Lil Baby Claims He Was Once a Victim of Police Brutality
Rolling Stone Magazine

The 'Bigger Picture' hitmaker also addresses black-to-white racism in a new interview, saying, 'I feel like if you're a black person and you treat all black people one way and all white people one way, you're racist.'

AceShowbiz - Lil Baby has been showing his support for Black Lives Matter movement in all kinds of way, including releasing his pro-BLM song "The Bigger Picture". Now, in a new interview for his recent cover story with Rolling Stone, the "We Paid" rapper shared his own experience of being a victim of police brutality.

"I've been a victim of police brutality," he claimed. The hip-hop star also explained how race impacts America's prison and judicial system. "I’ve been in prison where white officers control you. I've been in a court system where white judges give you a different time than they would give someone white."

"There have been times I had a physical altercation with an officer, and he then grabbed me and took me to a room where there's no camera," he detailed. "We have a physical altercation and left me in a room for about an hour. I'm in there yelling and screaming."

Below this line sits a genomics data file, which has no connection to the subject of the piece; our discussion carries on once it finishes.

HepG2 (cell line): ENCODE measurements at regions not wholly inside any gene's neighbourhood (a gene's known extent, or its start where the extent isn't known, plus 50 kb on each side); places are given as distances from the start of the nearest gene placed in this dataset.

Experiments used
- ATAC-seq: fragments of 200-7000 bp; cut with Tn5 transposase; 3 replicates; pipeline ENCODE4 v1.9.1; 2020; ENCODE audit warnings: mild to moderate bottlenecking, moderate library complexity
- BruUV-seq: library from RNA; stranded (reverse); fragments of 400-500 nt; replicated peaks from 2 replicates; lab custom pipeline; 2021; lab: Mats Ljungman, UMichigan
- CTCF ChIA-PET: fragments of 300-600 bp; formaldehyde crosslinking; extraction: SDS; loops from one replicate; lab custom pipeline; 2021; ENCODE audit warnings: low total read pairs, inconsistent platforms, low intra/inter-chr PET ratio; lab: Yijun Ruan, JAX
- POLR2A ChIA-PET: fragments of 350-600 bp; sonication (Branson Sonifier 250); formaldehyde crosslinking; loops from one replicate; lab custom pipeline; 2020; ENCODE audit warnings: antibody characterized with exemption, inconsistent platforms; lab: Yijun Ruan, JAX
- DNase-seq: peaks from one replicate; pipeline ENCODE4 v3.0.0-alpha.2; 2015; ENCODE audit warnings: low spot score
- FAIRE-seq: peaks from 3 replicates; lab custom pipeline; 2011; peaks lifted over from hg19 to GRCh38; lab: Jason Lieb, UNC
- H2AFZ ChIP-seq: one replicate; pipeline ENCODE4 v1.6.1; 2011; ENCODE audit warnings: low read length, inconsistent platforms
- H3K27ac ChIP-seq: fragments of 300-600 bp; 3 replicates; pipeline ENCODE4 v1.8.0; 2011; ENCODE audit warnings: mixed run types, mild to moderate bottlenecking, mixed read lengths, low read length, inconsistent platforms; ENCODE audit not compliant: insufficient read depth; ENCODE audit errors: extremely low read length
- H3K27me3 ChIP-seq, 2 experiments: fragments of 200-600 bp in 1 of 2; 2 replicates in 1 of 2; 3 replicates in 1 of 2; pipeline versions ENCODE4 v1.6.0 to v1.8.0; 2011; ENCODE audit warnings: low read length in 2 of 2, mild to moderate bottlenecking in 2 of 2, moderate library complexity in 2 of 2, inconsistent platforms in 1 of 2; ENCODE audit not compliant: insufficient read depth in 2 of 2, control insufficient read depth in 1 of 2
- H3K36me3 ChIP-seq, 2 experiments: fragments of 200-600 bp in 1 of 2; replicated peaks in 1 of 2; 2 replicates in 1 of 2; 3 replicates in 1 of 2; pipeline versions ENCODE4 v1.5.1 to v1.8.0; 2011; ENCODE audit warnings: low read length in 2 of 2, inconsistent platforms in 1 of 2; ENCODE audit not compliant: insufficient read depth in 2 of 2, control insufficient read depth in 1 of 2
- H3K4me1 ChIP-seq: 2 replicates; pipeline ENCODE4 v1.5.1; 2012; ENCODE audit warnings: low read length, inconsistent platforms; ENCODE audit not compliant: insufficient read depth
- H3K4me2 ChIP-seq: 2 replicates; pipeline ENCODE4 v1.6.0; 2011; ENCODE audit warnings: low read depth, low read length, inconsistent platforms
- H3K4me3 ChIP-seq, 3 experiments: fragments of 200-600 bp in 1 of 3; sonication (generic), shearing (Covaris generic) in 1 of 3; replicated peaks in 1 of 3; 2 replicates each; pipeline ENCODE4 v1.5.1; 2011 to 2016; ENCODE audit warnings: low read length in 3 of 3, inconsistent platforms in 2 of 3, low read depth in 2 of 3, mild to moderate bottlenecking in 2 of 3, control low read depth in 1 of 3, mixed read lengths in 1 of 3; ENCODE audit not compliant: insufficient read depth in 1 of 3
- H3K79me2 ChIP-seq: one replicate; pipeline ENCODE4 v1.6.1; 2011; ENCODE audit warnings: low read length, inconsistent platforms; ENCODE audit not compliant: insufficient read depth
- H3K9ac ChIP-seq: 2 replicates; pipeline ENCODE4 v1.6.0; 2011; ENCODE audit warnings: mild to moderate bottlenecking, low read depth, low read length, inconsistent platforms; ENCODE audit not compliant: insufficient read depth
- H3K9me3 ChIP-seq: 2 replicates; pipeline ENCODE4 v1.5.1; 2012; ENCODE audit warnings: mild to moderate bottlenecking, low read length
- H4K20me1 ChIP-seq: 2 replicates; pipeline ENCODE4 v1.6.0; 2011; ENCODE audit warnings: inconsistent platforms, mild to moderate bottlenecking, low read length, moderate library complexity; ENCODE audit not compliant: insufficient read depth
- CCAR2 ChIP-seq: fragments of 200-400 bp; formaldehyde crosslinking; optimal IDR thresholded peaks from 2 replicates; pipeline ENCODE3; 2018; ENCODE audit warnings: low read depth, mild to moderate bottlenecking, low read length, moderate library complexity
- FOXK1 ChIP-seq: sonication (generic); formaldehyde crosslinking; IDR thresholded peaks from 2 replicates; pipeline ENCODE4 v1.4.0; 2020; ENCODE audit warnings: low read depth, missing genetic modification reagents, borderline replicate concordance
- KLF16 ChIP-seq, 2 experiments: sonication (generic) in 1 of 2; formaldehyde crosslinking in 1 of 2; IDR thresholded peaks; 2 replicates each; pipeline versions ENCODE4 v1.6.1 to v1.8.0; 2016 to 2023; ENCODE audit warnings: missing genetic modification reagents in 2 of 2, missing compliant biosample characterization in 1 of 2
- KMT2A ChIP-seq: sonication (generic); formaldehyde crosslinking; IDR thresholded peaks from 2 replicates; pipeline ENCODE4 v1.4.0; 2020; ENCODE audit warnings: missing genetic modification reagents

However, he noted that he was "so accustomed to it" and that "we don't even make it no big deal." Baby continued, "Ain’t nothing we gon' be able to do about it. I'm from Atlanta, where they had a unit of police that got dismantled for police brutality. The Red Dogs got dismantled for using way too much force. ... That s**t an everyday thing where I'm from."

In the interview, Baby also said that racism exists in almost every aspect of America. "Damn near every system that got a job is a racist system. You know what I mean? CEOs be like old white people. You never know, they got to be some kind of racist 'cause at some certain age, your parent, that was the way of life almost," he said.

As for black-to-white racism or reverse racism, Baby believes that it's not impossible. "To me, a racist is someone who treats a different race than theirs a different way than they would treat theirs," the musician said.

"I feel like if you're a black person and you treat all black people one way and all white people one way, you're racist. I'm not a racist, so I give a white person a chance to talk and actually we get into it before I can say I don't like you or not," he added. "And I feel the same way about a black person. You ain't gon' be my buddy just 'cause you'’re black. Just straight up."

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